H7N9 Flu Update: Disturbing news emanated from eastern China August 6 with the online publication of a study indicating the first instance of a probable person-to-person transmission of the novel H7N9 bird flu virus. The study concerned the 32 year-old healthy daughter of a 60 year old who had fallen ill after frequent visits to an animal market with live birds and died a few weeks after being admitted to the hospital. The daughter tended to her father in the hospital without wearing any protection, became ill six days after her last contact with her father, and died of organ failure a few weeks after being admitted to intensive care in late March. The researchers concluded that the virus passed from father to daughter because genetic tests on the strains of H7N9 they were infected with showed they were almost the same.
The novel (H7N9) virus has sickened people in Eastern China. Up to the end of June 2013 reports indicate 133 have so far been infected, resulting in 43 deaths.
Since the H7N9 virus surfaced in China, researchers have been working to determine whether the virus can be spread through person-to-person contact. Now this appears to be the case. Even though “ the infection was "limited and non-sustainable as there is no outbreak following the two cases." The researchers concluded that “our findings reinforce that the novel virus possesses the potential for pandemic spread."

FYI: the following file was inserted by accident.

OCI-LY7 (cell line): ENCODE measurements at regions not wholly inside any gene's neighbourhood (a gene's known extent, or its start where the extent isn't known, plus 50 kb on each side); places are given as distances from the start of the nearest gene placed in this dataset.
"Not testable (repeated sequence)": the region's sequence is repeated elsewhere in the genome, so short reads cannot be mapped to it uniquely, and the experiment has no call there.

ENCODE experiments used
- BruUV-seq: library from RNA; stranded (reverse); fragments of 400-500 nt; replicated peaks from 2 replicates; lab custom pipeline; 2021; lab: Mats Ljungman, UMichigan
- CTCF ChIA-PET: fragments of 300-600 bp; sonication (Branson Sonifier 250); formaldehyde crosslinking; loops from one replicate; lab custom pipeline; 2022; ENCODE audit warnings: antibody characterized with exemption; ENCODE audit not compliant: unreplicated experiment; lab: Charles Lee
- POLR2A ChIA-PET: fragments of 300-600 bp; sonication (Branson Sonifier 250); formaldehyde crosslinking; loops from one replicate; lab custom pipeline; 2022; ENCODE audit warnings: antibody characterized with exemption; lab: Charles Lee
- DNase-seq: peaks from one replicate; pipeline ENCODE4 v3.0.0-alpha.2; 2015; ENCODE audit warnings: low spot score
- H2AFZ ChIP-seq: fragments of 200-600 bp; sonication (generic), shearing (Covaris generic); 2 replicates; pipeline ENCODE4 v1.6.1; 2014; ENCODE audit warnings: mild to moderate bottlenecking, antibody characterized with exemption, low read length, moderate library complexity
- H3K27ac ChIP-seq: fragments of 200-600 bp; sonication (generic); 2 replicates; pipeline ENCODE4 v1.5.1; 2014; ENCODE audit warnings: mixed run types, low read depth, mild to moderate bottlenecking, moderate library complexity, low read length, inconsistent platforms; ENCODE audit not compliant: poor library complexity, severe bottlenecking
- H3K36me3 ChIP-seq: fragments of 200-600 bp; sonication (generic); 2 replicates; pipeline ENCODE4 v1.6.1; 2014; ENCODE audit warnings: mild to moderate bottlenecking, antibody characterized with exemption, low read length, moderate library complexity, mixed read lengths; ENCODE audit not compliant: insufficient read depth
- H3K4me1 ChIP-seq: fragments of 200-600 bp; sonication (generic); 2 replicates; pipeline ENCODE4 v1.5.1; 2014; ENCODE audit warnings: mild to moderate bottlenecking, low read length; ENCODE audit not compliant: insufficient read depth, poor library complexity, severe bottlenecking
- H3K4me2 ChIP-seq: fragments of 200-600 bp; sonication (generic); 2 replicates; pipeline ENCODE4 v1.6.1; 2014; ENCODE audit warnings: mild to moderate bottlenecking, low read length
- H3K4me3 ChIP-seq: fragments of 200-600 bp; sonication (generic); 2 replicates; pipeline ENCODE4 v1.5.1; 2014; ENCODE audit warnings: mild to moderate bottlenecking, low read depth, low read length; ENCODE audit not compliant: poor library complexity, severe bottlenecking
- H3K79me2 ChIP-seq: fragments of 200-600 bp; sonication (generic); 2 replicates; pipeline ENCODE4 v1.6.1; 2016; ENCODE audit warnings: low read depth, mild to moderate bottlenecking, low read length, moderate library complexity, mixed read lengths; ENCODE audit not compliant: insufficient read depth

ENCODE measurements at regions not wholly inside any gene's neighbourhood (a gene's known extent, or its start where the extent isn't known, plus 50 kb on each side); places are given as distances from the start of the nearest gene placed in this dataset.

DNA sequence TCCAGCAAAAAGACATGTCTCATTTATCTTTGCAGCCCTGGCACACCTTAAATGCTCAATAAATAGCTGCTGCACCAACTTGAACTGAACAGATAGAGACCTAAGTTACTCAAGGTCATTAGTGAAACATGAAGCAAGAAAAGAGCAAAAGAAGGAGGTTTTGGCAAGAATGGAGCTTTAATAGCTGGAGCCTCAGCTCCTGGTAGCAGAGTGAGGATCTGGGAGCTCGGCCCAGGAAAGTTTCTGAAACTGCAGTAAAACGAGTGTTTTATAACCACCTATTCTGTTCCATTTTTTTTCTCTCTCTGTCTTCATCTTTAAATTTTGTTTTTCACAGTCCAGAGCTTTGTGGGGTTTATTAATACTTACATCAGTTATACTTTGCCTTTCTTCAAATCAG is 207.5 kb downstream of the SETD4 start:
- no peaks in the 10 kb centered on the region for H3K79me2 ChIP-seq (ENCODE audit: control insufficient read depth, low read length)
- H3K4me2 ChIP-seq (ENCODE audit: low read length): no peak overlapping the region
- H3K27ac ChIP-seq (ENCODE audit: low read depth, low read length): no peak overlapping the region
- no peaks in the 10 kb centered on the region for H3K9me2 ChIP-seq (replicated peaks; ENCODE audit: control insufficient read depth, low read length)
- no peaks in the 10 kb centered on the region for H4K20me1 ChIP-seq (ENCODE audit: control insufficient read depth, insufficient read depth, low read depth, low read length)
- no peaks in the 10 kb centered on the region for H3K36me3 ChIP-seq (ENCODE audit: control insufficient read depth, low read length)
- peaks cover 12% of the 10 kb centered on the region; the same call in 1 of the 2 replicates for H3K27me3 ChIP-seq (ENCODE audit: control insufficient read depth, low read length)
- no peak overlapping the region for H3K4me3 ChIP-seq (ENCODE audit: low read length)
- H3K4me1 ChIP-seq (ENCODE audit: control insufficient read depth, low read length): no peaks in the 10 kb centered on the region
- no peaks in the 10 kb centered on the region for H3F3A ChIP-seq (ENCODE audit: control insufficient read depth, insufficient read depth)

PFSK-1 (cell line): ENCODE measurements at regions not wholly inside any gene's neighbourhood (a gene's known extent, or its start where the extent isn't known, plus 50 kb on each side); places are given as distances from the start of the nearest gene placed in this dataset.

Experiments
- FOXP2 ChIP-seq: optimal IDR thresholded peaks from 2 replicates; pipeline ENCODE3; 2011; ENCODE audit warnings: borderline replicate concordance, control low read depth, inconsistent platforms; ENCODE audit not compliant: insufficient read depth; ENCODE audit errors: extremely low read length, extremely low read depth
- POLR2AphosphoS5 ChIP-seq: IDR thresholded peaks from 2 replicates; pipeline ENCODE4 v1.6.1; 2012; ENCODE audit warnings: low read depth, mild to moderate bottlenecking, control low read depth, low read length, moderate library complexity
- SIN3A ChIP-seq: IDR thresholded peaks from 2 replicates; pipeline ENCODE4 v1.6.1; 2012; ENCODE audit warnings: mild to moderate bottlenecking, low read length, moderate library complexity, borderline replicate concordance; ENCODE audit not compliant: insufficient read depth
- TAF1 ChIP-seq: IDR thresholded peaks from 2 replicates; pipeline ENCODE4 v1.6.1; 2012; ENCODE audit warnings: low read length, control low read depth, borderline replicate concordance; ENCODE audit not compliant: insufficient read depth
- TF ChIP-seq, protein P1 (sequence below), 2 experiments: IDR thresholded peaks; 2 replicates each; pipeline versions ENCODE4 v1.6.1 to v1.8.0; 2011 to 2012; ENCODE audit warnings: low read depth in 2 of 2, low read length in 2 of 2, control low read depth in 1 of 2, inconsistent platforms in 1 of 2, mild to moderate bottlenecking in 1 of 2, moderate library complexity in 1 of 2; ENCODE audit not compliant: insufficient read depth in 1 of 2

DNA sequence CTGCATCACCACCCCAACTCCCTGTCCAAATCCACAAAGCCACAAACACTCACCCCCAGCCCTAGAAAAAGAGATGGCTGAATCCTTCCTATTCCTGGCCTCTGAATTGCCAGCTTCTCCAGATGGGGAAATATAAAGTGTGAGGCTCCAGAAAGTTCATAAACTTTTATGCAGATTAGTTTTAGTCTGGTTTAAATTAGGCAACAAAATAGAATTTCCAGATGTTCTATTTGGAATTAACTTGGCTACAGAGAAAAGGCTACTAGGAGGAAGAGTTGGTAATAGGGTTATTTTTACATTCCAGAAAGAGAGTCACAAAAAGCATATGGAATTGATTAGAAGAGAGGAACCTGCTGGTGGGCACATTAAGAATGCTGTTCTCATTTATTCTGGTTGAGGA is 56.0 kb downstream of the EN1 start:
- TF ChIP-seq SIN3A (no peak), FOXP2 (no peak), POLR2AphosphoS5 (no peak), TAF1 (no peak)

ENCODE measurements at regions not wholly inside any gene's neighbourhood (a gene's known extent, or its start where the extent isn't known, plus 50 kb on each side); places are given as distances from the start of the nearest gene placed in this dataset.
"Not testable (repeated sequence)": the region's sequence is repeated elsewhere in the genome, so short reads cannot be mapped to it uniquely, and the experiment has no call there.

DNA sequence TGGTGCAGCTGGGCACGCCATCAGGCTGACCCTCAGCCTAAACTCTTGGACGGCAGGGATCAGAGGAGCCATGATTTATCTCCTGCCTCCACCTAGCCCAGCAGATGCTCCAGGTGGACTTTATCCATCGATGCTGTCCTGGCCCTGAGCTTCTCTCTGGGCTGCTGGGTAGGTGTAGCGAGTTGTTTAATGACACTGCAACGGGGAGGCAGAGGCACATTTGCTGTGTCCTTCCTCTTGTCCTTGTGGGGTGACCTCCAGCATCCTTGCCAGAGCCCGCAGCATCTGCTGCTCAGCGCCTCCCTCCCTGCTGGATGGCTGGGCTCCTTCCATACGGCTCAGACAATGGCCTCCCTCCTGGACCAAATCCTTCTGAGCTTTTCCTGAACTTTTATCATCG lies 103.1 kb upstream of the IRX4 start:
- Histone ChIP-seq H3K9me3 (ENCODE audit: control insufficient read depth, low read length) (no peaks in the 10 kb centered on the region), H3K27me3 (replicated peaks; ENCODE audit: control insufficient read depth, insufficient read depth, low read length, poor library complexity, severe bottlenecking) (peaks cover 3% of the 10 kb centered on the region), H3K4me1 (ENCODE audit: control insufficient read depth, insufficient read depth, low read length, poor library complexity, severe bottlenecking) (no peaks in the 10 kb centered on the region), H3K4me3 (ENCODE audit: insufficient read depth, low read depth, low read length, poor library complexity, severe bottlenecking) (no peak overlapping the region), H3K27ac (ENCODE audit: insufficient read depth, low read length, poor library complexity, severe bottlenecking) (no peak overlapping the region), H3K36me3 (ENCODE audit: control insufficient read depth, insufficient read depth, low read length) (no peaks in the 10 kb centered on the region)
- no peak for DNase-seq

Chinese health officials are expected to update H7N9 case totals and release a more definitive statement regarding the current outbreak late this summer. Available information to date indicates H7N9 carries a fatality rate of more than 30 percent. In comparison, the H1N1 pandemic of 2009-2010 resulted in a fatality rate of just less than 2 percent.
MERS UPDATE. Saudi health officials announced that the acute respiratory virus responsible for dozens of illnesses has sickened three more individuals two of whom were health workers who had been in contact with patients suffering from (MERS). The death of a Saudi man was announced June 24.
Dubbed Middle East Respiratory Syndrome (MERS), the virus causes lung infections that trigger fever and other serious respiratory problems. Rapid kidney failure is also possible. MERS, which has been linked to illnesses in at least nine countries, is a member of the same virus family that produced a respiratory syndrome that killed more than 800 people worldwide in 2003. Globally to date, there have been a total of 94 laboratory-confirmed cases including 46 deaths, according to latest WHO figures. The vast majority of cases have been in Saudi Arabia.
More information about H7N9 Influenza, and other infections capable of generating a pandemic emergency, will be available on this site. Please visit us periodically for updates.